There was a time when Paris closed down on the first day of August. The Parisians abandoned their city and left it to a skeleton staff of waiters and a handful of bakeries and restaurants to look after the tourists.
Most Parisians headed for the beaches in the south or the west. Or they set off to a crumbling ancestral home in the countryside, where they would take up traditional August pursuits, such as quarrelling with their siblings or cousins.
But something strange has been happening in recent years and especially this summer. The recession and changing social patterns mean that the French, including the Parisians, no longer go on holiday en masse. Around 40 per cent will not go away on holiday at all this year.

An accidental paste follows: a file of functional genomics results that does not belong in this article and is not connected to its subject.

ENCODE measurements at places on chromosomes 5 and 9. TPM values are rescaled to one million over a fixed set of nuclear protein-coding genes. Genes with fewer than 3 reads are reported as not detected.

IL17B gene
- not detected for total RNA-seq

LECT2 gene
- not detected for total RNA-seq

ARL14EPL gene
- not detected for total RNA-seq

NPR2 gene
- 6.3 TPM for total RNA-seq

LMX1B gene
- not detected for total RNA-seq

Hence a new French verb: “staycationner”. What are you doing this August? “Je staycationne.” I am staying at home and making trips to the countryside or the park, or beach.
One group of people who could afford to go away are reluctantly joining the “staycation” movement. President François Hollande has noted that ministerial holidays provide a constant source of silly season stories for the French press. He has urged his troops to stay close to home to be available to firefight crises and not to anger the staycationing voters.
And Mr Hollande? He has let it be known that he will travel only as far as La Lanterne, the “French Chequers”, a giant bungalow in the grounds of the Palais de Versailles.Reuse content